If people don't want their dogs to be killed, they need to keep them in their own yard.

After your GP is ignoring the livestock, the real nail biting-begins. It is time to release it in with some livestock.

Place the shock collar on and hide the receiver in your pocket or give it to a hidden friend and make sure they are paying attention.

In the portable pen, place some chickens, or rabbits, or whatever else you have for her to guard. Use your disposable livestock.

On lead, bring the GP into the pen.

Walk around the pen with it slowly. Allow the dog to come into contact with the livestock. The moment it becomes excitable and wants to bite or chase, punish it. Do not wait--do it right as it is happening.

If the dog sniffs them and lays down or ignores them or is just being a good dog; reward it. I like to use a simple term. I tell Anna Belle this term whenever I introduce anything new to her. I am trying to get that in her head that that secret word is her cue to be good and protect that certain animal. Don't tell people your secret word, then it wouldn't be a secret.

Should the dog continue to try to attack the livestock. Pen or tie it back up and start all over again. Remember, not every dog will make the grade. These are cull dogs and should be removed from the breeding program. This doesn't mean they will not make good pets, they are just crappy livestock guard dogs.

If you have any questions about dog training, shoot me a message. :-)

Enjoy your Great Pyrenees and Happy Farming!


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    • IsadoraPandora profile image

      Jocelyn 3 years ago from Florida, PCB

      She needs to be corrected as soon as you see her doing bad things. Sometimes a harsh correction is needed. She is young and needs to be trained. Not a lost cause yet. :-)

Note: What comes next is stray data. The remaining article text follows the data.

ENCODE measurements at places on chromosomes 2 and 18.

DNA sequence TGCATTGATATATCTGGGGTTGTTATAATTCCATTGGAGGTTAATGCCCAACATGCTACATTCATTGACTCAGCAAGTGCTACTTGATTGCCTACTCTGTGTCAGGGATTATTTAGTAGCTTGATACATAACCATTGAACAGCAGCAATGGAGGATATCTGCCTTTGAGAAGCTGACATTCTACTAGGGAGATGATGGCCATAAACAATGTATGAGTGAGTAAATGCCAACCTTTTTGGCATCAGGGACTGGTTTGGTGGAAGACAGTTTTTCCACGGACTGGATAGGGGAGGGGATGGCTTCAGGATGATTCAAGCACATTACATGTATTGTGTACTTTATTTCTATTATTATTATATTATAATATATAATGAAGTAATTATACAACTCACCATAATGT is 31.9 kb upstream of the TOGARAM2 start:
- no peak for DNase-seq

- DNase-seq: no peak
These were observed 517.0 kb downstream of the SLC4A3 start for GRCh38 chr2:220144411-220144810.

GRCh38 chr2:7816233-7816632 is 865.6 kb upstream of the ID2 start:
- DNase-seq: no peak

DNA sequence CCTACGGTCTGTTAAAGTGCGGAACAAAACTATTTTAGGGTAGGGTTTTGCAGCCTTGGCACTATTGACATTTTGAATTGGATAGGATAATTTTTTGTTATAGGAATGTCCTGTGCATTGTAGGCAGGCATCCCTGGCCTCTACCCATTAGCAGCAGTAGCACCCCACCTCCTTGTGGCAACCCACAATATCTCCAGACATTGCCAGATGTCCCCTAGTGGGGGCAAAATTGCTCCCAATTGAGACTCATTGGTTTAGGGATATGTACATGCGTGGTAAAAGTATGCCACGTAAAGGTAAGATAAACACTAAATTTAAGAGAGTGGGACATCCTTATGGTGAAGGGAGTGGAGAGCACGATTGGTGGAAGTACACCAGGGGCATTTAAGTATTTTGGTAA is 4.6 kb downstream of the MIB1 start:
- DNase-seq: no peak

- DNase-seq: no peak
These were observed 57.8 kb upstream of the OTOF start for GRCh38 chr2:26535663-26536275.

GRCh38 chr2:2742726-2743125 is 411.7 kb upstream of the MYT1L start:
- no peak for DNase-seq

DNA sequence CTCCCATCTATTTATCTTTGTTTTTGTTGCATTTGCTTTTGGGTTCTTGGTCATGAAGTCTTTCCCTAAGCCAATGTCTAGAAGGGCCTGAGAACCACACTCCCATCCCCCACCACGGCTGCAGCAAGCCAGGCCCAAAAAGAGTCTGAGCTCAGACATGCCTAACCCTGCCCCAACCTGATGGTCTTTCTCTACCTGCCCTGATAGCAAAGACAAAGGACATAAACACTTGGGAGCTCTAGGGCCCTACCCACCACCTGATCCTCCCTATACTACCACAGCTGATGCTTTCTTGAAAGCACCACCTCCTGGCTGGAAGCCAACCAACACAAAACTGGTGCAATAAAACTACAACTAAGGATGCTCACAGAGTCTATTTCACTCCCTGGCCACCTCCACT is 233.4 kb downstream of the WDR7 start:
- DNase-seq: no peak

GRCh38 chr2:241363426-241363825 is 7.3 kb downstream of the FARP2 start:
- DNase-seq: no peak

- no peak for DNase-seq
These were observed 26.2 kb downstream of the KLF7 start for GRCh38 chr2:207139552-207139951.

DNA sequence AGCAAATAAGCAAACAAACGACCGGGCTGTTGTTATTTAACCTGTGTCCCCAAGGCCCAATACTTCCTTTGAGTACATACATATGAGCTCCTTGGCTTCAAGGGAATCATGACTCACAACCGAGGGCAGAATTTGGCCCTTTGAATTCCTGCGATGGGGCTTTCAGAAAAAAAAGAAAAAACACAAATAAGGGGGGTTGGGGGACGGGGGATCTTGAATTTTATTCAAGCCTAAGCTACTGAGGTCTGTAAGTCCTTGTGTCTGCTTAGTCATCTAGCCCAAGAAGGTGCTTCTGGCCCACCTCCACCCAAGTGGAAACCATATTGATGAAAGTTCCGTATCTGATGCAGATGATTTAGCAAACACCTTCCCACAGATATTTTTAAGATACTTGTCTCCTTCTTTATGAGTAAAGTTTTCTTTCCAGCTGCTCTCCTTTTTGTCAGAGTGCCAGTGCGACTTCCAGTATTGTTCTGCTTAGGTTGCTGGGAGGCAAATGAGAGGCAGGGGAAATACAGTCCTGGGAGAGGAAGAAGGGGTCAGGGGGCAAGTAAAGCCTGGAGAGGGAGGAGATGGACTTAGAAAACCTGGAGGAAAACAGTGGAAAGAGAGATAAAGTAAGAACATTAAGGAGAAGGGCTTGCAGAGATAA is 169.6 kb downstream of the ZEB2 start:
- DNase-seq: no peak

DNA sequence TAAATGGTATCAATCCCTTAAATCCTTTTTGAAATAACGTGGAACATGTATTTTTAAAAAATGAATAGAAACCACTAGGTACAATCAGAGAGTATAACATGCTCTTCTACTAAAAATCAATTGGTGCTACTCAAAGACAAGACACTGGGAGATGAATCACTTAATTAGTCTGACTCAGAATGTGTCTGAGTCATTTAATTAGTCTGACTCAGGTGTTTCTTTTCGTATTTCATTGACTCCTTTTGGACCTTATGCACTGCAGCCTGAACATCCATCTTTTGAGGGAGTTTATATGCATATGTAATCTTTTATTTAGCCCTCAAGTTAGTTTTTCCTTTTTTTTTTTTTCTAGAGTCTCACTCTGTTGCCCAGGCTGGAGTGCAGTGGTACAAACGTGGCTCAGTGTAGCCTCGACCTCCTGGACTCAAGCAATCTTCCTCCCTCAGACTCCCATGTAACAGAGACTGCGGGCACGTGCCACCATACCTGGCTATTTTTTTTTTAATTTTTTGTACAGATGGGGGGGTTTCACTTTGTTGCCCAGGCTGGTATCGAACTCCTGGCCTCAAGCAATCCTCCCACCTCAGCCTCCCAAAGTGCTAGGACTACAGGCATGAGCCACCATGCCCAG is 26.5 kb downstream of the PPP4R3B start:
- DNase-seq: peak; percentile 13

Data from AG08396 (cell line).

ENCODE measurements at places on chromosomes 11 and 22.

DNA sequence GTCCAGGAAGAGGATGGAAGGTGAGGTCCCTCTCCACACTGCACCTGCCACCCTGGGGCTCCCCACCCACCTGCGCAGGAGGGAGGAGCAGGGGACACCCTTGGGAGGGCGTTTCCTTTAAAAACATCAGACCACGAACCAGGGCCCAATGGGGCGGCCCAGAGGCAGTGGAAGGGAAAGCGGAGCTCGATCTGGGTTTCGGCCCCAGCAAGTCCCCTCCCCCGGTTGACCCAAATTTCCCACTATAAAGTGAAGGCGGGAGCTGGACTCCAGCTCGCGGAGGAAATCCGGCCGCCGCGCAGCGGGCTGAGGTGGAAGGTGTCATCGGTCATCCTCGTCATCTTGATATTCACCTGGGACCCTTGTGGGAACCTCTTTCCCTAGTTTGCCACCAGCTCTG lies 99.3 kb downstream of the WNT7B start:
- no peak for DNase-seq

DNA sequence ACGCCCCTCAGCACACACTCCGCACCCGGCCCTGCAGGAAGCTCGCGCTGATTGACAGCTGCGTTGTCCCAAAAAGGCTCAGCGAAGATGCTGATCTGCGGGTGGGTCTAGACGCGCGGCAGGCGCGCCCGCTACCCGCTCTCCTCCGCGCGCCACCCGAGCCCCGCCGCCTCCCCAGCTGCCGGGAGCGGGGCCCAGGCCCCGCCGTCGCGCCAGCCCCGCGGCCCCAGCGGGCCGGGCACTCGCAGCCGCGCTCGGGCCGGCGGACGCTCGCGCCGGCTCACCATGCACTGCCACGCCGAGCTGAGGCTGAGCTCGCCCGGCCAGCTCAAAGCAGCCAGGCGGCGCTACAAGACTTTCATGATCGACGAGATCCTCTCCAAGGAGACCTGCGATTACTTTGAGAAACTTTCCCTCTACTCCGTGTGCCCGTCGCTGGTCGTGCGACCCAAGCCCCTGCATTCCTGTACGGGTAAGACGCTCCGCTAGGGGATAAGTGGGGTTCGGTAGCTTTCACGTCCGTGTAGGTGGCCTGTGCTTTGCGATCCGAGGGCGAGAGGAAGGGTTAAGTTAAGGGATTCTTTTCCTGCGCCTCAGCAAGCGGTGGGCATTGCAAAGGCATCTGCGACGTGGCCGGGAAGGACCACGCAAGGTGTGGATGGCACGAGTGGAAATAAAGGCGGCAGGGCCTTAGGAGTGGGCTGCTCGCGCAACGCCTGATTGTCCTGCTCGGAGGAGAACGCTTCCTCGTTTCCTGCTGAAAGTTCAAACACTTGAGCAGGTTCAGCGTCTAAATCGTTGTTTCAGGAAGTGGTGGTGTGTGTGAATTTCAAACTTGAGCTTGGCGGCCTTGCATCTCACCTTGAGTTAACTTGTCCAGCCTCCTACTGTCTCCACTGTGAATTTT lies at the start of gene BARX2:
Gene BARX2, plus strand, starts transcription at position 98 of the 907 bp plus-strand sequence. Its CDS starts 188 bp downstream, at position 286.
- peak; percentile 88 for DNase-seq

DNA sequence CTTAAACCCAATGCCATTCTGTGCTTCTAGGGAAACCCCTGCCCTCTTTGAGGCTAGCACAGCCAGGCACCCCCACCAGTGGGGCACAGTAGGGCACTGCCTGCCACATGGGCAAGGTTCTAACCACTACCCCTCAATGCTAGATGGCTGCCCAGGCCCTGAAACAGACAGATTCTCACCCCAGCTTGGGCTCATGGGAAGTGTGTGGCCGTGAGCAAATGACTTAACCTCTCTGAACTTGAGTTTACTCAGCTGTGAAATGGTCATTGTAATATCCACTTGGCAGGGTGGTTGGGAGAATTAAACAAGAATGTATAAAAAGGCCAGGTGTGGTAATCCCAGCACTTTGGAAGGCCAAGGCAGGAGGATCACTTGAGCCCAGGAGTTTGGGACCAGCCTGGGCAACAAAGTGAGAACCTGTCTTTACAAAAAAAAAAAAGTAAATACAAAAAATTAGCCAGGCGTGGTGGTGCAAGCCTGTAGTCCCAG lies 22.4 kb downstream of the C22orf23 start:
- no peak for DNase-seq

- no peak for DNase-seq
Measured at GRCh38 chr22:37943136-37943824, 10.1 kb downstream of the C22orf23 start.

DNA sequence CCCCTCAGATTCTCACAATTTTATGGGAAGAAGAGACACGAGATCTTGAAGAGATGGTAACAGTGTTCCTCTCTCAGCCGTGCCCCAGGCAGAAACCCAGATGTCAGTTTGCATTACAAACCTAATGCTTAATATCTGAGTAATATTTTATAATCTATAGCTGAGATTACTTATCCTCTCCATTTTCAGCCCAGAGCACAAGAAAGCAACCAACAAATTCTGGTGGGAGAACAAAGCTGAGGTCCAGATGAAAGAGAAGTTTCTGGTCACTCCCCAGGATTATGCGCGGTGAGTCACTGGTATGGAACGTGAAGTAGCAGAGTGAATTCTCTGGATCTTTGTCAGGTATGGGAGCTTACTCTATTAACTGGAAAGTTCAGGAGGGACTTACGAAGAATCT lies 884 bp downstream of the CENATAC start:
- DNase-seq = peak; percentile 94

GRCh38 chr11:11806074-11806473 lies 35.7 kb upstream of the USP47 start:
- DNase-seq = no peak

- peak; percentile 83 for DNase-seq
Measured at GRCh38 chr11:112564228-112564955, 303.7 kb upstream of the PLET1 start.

• profile image

      Joann 3 years ago

      Hi, we got a great pyre puppy at 9 weeks old for our farm. We have goats, chickens, ducks, rabbits etc.. She seems to want to play with everything.. We have been leaving her loose on the farm most of the time and she has been doing good, staying close to the house and barn. However a chicken got loose and she ate it.. Nothing left but a pile of feathers.. Is she worth keeping or should we sell her and get an older pyre? Raised bird dogs and german shepherd, never pyrs.. She comes from a guarding line and was born with goats. maybe she is bored and thought the chicken was a toy until she realized it tasted good? Any thoughts??

    • IsadoraPandora profile image

      Jocelyn 4 years ago from Florida, PCB

      Good luck and thank you for reading my Hub!

    • profile image

      Michelle Bailey 4 years ago

      We are getting a male that is just over a year. Will use your methods. Thanks for the info.

    • Suhail and my dog profile image

      Suhail Zubaid aka Clark Kent 5 years ago from Mississauga, ON


      This is a useful hub, but the technique may require lots of patience and perseverance. I will definitely have my mini farm couple of years down the road and the method here may come in handy in training my Kuvasz boy, who will be 4-5 years old then. Btw, he is already friendly with other animals that he meets.